...in my opinion
has to be the fresh berries we get to eat.
The the local farm stands have been featuring local strawberries for a couple of weeks now...and Lucy's post has my mouth watering with her scrumptious photographs and words.
This little fruit pictured here is a so-called Alpine strawberry from my garden a couple of seasons ago. They were tiny but so intensely flavored i planted dozens of plants in order to harvest a bowl full every few days. When i suggested them to a friend for his kitchen garden, he scoffed at the fruits...and i'm afraid he was right. Though they were labeled with the moniker Alpine strawberry and the fruits looked like they were the same, they have never lived up to the flavor of the fruits my plants produced. And sadly...most of my plants succumbed to some sort of fungus...which everyone claims these little wildlings are not supposed to do.
'tis a puzzlement.
Since a strawberry farm is just down the road from me, and since they grow fabulous varieties and i can go pick my own or just stop by to buy a quart they have picked for us, i no longer bother growing enough strawberries to fill my need. i simply wait for the right hour (at least 36 hours after the last significant rain storm...strawberries, being made mostly of water, will be "watered down" in flavor right after a good rain) and show up first thing in the morning before the heat of the sun brings out the bugs who like to dine on me.
the fabulous thing about picking your own is that you are expected to eat your fill as you go. The bad thing is the bugs.
Second to out-of-hand, my favorite way to eat strawberries is my version of strawberry shortcake. When the berries are the ultimate of perfection, i mash several into a juicy paste in a bowl. i do not add any sugar unless the berris are less than perfectly sweet.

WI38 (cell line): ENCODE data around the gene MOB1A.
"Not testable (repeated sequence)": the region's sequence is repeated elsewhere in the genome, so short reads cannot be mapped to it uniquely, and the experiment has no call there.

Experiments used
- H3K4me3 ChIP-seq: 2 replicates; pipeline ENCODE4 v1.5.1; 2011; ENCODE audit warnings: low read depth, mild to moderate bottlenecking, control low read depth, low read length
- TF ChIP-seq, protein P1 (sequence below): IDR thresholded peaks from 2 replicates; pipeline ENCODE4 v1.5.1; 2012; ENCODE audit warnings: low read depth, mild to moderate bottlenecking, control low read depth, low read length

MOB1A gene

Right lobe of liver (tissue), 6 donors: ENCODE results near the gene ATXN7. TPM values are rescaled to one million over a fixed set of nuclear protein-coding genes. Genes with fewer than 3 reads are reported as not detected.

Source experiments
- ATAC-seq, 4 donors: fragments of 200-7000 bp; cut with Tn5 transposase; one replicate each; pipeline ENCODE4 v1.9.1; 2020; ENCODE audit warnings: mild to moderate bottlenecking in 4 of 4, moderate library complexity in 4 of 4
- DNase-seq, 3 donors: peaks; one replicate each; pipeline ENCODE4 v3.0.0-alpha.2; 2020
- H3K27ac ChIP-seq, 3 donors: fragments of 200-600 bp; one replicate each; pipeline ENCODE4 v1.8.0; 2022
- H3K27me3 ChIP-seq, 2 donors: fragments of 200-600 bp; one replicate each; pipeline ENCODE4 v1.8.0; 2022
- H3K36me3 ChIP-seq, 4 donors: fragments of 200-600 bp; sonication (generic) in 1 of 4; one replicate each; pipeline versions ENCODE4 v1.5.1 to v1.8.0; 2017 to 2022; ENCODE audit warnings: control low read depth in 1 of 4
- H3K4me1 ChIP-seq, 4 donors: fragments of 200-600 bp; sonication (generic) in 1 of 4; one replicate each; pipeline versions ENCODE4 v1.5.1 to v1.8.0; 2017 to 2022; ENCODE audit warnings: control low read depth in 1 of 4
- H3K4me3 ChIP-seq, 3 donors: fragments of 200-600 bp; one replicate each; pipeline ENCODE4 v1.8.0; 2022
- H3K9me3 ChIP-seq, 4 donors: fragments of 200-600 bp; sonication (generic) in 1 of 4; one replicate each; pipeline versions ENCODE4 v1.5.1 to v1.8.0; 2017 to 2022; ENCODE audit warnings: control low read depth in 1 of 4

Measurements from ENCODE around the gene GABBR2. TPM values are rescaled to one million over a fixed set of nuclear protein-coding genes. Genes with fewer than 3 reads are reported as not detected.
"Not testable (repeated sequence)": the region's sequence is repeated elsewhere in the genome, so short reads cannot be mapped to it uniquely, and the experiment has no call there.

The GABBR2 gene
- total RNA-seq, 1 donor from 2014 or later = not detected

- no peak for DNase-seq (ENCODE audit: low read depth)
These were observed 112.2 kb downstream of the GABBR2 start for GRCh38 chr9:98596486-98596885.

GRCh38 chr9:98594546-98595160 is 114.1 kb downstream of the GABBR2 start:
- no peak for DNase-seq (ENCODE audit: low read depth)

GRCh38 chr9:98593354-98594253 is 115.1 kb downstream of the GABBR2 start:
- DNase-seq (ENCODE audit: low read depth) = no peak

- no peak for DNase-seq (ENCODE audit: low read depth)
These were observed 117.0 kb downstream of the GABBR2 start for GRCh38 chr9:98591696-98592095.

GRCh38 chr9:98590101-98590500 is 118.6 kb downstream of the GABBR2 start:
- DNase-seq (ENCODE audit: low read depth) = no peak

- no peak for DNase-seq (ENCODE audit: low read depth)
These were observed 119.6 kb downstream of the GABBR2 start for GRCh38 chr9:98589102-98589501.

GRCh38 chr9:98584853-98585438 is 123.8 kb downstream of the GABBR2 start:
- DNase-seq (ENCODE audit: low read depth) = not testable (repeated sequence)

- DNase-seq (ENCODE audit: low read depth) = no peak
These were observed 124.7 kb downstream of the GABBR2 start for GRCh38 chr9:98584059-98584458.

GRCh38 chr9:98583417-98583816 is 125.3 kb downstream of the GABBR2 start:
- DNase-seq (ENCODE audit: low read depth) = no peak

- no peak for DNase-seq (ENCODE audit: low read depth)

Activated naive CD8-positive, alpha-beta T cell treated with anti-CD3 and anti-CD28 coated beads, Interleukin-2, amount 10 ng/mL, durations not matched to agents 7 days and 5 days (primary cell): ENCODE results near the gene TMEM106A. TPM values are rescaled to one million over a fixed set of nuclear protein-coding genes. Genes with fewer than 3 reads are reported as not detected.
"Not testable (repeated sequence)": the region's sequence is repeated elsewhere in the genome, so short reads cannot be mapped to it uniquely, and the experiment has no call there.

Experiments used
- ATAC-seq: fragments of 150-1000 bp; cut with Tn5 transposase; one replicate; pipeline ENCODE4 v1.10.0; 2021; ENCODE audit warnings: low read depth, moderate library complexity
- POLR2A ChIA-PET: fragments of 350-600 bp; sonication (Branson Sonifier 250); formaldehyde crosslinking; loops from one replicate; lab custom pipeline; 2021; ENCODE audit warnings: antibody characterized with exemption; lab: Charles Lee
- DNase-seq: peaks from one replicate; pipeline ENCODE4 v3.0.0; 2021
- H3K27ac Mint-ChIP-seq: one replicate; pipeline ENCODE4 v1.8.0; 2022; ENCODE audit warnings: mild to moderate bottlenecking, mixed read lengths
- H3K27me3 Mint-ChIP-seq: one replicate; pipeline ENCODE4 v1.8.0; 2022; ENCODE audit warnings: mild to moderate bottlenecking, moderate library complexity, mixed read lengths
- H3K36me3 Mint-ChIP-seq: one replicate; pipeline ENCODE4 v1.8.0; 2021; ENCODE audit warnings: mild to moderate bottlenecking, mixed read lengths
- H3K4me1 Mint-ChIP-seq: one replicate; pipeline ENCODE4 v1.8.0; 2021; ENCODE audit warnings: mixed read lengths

For the shortcake, i prefer a freshly homemade, baking powder biscuit to poundcake or sponge. For my Australian and UK friends: you would probably call these biscuits a plain, not-very-sweet version of your scones (your biscuits are what we call cookies).
My standard recipe for the last decade + came from the Silver Palate girl's The New Basics Cookbook (see below). i cut the biscuit in half, top with the mashed berry juice then a large mound of whole or sliced berries. i then do what my dear friend Bruno used to do; i pour in a bit of milk in the bottom of the bowl to soak into the biscuit. Then, of course, i top it all of with whipped cream.
New Basic Biscuits
2 cups flour
1 tablespoon baking powder (important note: Store bought baking powder can lend an unpleasant metallic taste to biscuits and other breads. i learned several years ago, from a radio cooking show, to make my own baking powder using 1 part soda to 2 parts cream of tartar...i've never had the metallic taste since making my own fresh baking powder...click here to read my answer to Juls about storing it, etc)
1 teaspoon sugar
1/2 teaspoon salt
5 tablespoons unsalted butter, cold
3/4 cup half and half (i use milk)
Preheat oven to 450 degrees F
In a large bowl, toss together the flour, baking powder, sugar and salt. Cut the butter into small pieces, and cut it into the flour using two knives, a pastry blender, or your fingertips until the mixture resembles coarse crumbs.
Add the half and half, and stir gently until the mixture forms a mass. Gather it into a ball.
Transfer the dough to a lightly floured surface. Knead it for about 30 seconds, and then pat it out to form a 3/4-inch-thick rectangle. Using a 2-3/4 inch cookie cutter, cut out 8 circles; use up all the dough. (i will often simply cut the dough into equal squares...though i do enjoy eating the baked to a crisp remnants that result from cutting rounds)
Arrange the biscuits about 1-inch apart on a baking sheet. Bake until puffed and golden, 14 minutes. Transfer the biscuits to a wire rack and allow them to cool.